VO2 max workouts: Seated or Standing?

Does it matter whether VO2 max workouts are done seated or standing? Or a combination of both? Is one approach better/more productive/more efficient than the other?

Pros and cons of doing VO2 max workouts seated and/or standing please. Cheers.

Whatever gets you through it? I don’t much like standing on the trainer, but will do it for the sprint-type interval workouts. There’s definitely different muscle activation and such, so it’s good practice.

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As ever, train how you plan to race or use your fitness. If you expect to stand in similar efforts outside, do that inside.

That said, some longer intervals [2 to 3 mins) are not likely for standing in their entirety. Standing takes more effort and energy overall, and I don’t think full length is possible or practical at that effort level.

Standing can make sense in the shorter intervals, or as short portions (30 sec?) In longer intervals, as ideas like jumps and such.

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Stand at the start to blow through your ATP then ride the lightning for the rest of the interval.

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vo2max is traditionally described as 3-8m efforts, so a combo is most common. Whatever works best for you is the right solution. Just get the watts out.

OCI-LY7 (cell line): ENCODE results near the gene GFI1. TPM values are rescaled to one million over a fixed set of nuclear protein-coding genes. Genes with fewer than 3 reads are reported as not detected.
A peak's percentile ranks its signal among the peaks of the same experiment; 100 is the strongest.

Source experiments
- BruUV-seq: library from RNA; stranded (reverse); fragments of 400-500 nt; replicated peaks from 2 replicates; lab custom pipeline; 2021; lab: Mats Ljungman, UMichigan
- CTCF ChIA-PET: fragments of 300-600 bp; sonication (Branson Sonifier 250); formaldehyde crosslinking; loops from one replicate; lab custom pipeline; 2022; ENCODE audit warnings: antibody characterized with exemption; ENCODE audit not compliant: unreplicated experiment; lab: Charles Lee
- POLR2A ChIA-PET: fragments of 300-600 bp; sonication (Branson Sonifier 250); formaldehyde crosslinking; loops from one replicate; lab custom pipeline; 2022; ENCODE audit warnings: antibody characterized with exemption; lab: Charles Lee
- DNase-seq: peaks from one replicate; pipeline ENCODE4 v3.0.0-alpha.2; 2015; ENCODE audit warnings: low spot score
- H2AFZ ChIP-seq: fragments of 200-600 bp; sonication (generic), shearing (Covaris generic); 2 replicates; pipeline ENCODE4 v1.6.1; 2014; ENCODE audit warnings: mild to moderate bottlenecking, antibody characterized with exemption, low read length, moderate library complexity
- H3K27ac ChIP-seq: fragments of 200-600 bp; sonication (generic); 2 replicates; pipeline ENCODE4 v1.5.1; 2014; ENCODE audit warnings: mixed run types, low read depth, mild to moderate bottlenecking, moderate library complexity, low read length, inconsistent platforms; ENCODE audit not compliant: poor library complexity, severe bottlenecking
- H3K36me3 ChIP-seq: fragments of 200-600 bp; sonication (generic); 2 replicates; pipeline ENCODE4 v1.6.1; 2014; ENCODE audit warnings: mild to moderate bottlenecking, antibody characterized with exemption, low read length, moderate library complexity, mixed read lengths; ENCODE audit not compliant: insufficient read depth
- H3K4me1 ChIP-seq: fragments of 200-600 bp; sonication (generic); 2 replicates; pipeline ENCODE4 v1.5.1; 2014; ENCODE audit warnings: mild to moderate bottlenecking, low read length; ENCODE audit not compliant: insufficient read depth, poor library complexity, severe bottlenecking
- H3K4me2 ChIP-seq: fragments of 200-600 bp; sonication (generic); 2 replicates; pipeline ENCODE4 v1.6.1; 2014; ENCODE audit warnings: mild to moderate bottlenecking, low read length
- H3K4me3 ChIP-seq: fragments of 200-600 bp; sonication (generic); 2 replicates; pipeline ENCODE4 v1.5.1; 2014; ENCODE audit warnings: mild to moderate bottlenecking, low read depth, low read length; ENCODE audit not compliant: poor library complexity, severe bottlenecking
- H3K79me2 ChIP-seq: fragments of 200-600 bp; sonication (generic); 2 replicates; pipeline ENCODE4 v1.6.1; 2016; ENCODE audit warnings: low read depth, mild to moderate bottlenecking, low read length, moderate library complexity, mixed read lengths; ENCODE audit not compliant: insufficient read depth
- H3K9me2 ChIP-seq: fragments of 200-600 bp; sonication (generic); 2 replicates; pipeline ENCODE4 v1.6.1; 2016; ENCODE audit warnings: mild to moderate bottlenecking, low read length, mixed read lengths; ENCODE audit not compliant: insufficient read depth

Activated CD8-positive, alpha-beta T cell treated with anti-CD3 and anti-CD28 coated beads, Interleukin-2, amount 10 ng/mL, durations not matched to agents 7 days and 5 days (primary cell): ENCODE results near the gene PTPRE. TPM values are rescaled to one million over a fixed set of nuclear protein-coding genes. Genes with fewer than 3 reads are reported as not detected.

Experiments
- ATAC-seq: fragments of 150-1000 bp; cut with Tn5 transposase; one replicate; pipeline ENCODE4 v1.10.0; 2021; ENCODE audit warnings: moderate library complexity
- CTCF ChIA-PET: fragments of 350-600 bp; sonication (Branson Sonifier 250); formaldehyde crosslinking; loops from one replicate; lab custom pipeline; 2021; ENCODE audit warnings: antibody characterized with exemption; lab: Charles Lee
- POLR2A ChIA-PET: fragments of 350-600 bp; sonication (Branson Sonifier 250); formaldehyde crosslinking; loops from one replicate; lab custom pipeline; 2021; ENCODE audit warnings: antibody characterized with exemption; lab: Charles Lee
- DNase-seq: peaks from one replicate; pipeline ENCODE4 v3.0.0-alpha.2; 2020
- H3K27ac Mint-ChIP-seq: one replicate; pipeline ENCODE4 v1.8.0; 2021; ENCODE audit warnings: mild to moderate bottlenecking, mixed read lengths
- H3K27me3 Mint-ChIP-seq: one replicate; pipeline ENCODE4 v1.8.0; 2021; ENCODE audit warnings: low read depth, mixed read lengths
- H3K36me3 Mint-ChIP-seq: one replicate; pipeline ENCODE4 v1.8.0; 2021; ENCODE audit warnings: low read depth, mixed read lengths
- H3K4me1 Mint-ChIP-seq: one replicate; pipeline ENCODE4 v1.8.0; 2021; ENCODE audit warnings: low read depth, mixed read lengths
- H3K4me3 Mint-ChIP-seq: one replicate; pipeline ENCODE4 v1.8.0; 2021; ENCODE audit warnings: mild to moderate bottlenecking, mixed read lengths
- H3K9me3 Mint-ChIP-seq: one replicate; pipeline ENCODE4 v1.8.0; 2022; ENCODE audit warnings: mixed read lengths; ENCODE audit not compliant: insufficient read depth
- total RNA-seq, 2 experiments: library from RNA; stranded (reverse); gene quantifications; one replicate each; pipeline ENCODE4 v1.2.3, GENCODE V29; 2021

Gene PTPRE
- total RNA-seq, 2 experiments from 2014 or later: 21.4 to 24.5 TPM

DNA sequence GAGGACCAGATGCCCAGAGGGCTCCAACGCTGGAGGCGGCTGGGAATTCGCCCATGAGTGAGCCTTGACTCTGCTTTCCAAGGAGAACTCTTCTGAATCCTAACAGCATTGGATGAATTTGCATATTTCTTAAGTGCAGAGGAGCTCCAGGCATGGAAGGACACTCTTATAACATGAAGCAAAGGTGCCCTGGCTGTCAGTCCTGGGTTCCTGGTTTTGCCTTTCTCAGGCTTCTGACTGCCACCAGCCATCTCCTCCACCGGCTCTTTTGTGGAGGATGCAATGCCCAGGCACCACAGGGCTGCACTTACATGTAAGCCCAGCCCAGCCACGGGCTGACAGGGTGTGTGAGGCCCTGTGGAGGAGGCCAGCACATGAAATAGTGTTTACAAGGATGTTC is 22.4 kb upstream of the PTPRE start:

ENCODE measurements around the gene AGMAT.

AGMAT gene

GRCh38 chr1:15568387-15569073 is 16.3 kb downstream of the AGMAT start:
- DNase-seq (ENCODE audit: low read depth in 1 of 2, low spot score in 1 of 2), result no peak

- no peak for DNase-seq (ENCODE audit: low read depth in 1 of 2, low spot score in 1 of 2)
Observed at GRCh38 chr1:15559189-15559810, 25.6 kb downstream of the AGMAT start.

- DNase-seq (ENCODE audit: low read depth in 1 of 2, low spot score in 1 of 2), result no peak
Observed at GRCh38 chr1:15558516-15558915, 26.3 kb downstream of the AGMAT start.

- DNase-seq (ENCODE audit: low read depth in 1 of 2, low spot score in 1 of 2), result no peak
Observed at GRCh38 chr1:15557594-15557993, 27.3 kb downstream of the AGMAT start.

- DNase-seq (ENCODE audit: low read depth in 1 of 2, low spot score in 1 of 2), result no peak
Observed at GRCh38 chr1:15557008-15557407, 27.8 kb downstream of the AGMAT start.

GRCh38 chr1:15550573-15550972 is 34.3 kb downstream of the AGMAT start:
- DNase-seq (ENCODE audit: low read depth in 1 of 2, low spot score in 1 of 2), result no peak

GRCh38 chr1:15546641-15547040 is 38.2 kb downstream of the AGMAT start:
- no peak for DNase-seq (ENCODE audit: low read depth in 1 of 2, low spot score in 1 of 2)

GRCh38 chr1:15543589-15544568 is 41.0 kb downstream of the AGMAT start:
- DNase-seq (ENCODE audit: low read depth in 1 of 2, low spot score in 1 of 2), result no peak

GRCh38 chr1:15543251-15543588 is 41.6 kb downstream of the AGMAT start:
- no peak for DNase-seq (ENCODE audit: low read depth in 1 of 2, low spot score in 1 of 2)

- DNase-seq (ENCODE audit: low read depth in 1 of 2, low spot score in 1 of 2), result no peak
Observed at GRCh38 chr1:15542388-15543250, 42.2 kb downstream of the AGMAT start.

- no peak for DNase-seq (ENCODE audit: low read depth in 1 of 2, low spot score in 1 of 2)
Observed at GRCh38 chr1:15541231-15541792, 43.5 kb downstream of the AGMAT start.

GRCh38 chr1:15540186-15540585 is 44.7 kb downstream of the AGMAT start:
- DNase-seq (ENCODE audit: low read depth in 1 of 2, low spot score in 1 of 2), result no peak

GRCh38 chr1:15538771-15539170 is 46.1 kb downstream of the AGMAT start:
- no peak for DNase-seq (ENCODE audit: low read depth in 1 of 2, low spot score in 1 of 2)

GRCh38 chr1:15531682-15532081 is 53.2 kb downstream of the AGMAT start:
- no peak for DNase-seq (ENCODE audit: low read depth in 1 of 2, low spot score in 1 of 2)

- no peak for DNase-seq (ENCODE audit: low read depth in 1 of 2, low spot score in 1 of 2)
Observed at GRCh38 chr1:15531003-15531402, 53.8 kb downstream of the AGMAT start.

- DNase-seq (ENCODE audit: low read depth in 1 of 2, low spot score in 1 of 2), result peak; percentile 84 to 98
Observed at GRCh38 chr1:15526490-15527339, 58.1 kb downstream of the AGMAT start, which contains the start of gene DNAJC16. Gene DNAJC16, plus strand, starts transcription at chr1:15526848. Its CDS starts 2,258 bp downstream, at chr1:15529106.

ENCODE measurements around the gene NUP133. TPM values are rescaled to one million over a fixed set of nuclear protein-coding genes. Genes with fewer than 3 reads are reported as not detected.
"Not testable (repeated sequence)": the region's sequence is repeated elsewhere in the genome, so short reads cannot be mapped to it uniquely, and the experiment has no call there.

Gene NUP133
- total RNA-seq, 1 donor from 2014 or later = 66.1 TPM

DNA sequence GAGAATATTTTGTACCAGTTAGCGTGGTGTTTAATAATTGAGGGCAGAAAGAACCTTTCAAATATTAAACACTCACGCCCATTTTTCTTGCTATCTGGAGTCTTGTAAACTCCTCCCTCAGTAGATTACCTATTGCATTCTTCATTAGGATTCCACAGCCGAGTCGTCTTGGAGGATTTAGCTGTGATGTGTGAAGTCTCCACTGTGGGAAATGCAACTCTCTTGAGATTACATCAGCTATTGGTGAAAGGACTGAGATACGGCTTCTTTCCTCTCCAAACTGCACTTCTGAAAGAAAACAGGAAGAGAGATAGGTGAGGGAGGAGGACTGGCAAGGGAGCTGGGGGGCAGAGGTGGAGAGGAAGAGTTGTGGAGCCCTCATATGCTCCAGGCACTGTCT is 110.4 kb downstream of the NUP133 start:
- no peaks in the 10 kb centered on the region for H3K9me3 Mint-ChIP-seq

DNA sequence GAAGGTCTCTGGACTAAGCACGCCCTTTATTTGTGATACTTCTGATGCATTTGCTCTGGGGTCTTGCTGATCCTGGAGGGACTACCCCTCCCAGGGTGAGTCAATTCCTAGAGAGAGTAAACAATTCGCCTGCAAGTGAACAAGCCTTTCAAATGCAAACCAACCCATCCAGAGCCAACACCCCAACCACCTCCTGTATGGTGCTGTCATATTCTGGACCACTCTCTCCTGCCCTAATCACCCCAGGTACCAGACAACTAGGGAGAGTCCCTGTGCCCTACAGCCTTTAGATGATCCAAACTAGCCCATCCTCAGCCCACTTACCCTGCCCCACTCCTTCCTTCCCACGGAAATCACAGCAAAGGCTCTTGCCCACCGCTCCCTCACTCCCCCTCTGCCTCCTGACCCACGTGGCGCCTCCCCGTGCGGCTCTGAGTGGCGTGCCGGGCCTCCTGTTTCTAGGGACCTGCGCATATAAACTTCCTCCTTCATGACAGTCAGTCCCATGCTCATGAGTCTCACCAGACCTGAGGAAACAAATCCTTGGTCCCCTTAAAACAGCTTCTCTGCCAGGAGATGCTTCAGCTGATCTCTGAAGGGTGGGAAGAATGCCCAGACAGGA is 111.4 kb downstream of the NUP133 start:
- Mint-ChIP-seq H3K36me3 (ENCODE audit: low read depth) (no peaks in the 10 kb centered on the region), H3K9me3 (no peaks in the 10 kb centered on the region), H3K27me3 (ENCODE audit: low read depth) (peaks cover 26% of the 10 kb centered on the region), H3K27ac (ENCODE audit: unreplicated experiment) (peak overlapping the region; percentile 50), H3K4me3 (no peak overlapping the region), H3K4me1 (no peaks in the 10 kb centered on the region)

Brendan

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I don’t like standing on the trainer at all, and only for 1-2minutes to stretch or specific interval. I wont sprint or do a V02 max interval standing. Sitting down is fine, and more often you would be sitting in the seat IRL. For sprints you can beat getting out doors and getting into the drops and sprinting.

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I never stand on the trainer, it just feels wrong. Only time the butt comes off the seat is to let a fart rip. That feels good.

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Hey everyone, hope your training is going well with all that is going on in the world!

I have a question regarding VO2 max sessions - particularly the sessions with 2-3 minute intervals with roughly equal rest-work ratios.

For these intervals, does it matter whether I am standing or seated? I can definitely put down more power for these durations standing than seated (perhaps even going above and beyond the TR power target, and repeating it). When I do them seated, the RPE is similar but at lower output - but I can usually hit all the power targets.

So, should I be shooting for a higher (but sustainable) power by coming out of the saddle for each effort, or should I stay in the saddle and stick to the target?

This situation is especially true when doing the workout outdoors on a climb.

Thanks!

Hi Daniel

I do them definitely seated. It’s all about accumulating/spending time in this very taxing zone, not about the highest power. hitting the target - or even going a little below - is fine.

you say that you can manage the intervals seated, that’s good! :slight_smile:

They are intended to be while seated. If you cannot manage that, it may be that the intervals are too taxing.

Thanks for the responses both :+1: